The UK’s creative industries are world leading. Excluding state-educated people from the arts will throw that excellence away
The myth goes that the true artist is born, mysteriously fully formed in their own exceptional talent. A second myth holds that creativity thrives in adversity; a third that creative sorts are somehow morally wayward, something to be tolerated as long as the results are diverting, but not a model for citizenship. These three combine gloriously in the icon of a lascivious and poverty-stricken Mozart, writing sonatas while still in the womb.Continue reading...
Former student sues Stephen Coxen for damages two years after jury found case against him not proven
A former university student in Scotland is suing her alleged rapist for £100,000 in damages after he walked free following a high court trial two years ago.
Stephen Coxen, 23, from Bury in Lancashire, was charged with raping the then student at her flat while she was drunk and stealing her phone during freshers’ week at the University of St Andrews in September 2013.Continue reading...
Number of new graduate jobs falls for first time since financial crisis as leading recruiters downgrade hiring plans
Uncertainty over Brexit has caused many of the UK’s most prestigious employers to significantly cut their recruitment of graduates, resulting in a fall in the number of new graduate jobs for the first time since the global financial crisis.
A survey of the UK’s leading 100 graduate recruiters – including Goldman Sachs, Unilever and BP – found many had downgraded their hiring plans after the Brexit referendum vote, with private sector organisations recruiting 10% fewer graduates by the end of 2017.
Glynis Breakwell had been due to take a sabbatical and give up her job in February 2019
The body that oversees the running of University of Bath has passed a motion calling for the immediate departure of its vice-chancellor following a row about her pay.
Dame Glynis Breakwell, whose pay package of £468,000 sparked a national debate around vice-chancellors’ pay and how universities are run, agreed to step down in November.Continue reading...
Beamtete Lehrer dürfen nicht die Arbeit niederlegen, selbst wenn sie mit ihrem Gehalt unzufrieden sind. Die GEW-Chefin Marlis Tepe erklärt, warum ein Streikrecht dringend nötig wäre.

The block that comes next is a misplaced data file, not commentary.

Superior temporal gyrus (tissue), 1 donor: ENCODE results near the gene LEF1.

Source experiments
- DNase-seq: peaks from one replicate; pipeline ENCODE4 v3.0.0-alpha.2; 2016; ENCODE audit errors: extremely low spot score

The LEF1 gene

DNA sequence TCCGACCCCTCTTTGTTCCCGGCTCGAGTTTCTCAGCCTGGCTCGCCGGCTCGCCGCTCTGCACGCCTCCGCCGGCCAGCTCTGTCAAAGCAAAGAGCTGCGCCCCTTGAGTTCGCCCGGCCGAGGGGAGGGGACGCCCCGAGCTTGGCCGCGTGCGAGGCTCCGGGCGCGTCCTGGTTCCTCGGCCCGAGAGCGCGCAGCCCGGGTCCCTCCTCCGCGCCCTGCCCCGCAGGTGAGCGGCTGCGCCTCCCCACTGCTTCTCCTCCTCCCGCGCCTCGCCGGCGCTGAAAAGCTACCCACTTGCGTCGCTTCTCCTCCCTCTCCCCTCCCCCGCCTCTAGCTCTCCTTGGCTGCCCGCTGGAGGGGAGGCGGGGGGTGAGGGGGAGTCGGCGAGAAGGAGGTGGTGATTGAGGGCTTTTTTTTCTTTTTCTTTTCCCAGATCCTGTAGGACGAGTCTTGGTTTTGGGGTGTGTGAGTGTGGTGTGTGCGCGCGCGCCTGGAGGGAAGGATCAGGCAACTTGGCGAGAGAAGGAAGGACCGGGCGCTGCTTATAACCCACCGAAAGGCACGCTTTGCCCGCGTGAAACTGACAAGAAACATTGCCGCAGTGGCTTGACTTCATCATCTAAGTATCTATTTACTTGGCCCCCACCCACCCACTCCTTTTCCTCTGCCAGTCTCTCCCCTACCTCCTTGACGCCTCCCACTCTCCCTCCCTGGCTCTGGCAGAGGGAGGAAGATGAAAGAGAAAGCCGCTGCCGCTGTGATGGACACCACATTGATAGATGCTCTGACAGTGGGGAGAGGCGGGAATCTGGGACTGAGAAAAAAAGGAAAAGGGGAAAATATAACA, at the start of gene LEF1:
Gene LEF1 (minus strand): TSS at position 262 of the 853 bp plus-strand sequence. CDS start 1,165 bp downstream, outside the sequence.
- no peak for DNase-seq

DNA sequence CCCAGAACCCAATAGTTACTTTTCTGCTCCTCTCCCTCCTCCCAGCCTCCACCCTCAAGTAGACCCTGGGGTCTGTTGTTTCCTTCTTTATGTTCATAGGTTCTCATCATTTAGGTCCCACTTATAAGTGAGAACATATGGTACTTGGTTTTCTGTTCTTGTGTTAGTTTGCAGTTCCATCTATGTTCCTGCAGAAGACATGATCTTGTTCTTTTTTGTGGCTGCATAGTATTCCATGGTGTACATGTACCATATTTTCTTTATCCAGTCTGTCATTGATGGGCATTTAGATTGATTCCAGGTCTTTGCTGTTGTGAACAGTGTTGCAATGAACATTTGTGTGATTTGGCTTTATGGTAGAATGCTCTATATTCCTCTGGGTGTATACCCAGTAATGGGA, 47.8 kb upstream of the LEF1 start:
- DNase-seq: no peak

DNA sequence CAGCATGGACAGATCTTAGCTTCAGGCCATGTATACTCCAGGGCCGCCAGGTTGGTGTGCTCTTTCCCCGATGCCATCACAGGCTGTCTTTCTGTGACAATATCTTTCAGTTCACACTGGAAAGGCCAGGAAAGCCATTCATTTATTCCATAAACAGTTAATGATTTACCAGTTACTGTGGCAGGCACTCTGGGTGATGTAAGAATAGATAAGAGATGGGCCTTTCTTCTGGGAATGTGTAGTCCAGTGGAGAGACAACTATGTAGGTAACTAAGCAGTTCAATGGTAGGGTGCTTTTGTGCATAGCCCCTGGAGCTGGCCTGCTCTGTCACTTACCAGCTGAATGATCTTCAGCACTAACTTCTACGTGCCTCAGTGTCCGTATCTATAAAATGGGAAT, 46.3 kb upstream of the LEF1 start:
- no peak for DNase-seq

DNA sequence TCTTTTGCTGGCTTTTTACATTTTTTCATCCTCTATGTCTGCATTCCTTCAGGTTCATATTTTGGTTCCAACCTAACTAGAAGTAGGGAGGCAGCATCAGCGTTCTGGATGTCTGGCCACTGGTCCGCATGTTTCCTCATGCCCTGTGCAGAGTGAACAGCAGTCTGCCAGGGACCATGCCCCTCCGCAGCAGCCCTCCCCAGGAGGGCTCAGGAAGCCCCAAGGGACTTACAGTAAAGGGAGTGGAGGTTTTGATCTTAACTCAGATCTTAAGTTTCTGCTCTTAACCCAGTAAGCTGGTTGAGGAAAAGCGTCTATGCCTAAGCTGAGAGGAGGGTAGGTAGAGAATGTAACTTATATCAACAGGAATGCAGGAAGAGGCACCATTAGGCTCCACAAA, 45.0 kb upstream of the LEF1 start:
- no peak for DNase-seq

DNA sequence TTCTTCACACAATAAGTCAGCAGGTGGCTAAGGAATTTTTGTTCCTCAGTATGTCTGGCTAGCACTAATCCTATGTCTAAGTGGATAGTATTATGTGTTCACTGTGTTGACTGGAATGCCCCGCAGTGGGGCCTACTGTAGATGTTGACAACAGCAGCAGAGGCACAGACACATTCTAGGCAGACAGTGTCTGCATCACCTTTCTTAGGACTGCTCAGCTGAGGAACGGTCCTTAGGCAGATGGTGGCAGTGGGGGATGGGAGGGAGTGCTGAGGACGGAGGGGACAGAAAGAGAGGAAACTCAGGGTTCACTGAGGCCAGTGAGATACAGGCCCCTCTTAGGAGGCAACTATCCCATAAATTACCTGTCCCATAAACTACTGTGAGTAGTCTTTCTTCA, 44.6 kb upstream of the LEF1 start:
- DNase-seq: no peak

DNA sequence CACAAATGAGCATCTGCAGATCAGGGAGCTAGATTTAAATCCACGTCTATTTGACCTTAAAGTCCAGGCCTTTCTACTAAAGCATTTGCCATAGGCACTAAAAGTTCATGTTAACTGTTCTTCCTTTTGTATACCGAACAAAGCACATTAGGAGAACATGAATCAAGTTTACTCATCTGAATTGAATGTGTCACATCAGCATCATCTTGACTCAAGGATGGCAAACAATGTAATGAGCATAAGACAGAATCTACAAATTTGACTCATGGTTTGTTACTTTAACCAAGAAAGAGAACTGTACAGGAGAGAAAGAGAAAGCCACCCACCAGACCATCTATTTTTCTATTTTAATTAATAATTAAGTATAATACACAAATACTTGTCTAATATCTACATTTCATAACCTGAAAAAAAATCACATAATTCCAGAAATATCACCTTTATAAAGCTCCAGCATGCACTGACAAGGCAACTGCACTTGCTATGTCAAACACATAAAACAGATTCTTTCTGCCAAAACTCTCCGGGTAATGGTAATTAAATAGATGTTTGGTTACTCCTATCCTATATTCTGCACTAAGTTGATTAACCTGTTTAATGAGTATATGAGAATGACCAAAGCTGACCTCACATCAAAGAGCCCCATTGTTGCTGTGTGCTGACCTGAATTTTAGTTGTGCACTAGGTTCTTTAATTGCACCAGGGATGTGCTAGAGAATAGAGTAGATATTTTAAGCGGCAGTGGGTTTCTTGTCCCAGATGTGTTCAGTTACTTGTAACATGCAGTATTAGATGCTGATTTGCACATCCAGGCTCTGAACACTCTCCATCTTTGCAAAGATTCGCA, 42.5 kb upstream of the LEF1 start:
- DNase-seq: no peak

Arbeitskämpfe sind Beamten bisher per Grundgesetz verboten. Mehrere Urteile haben diese Regel aber ins Wanken gebracht - nun entscheidet das Bundesverfassungsgericht.
I was an early years teacher for most of my career (Letters, 16 January). One afternoon our new head who was very target-orientated came into my classroom and stopped dead. “What are they doing?” she asked, clearly horrified. What she saw was that all the classroom furniture had been moved and the chairs were lined up in pairs in the middle of the room. The children were milling about and there seemed little control or purpose.
What I saw and had helped them create was a role-play area based on a visit to an airport. We had a check-in desk where the children showed their passports, which they had made complete with photo, name and address. We had menus handwritten by the children, we had the flight crew examining a world map to decide where to go, we had cabin crew counting the number of seats and telling the check-in desk how many vacancies they had. All of this involved planning, cooperation, discussion and a shared purpose. Each child was engaged and each was eager to have a turn at the different roles.Continue reading...
Survivors of abuse at St Ambrose College near Altrincham want Damian Hinds to push for publication of independent review
Survivors of abuse committed at a Catholic school attended by the education secretary, Damian Hinds, are asking him to press for the publication of an independent review they claim has been hushed up.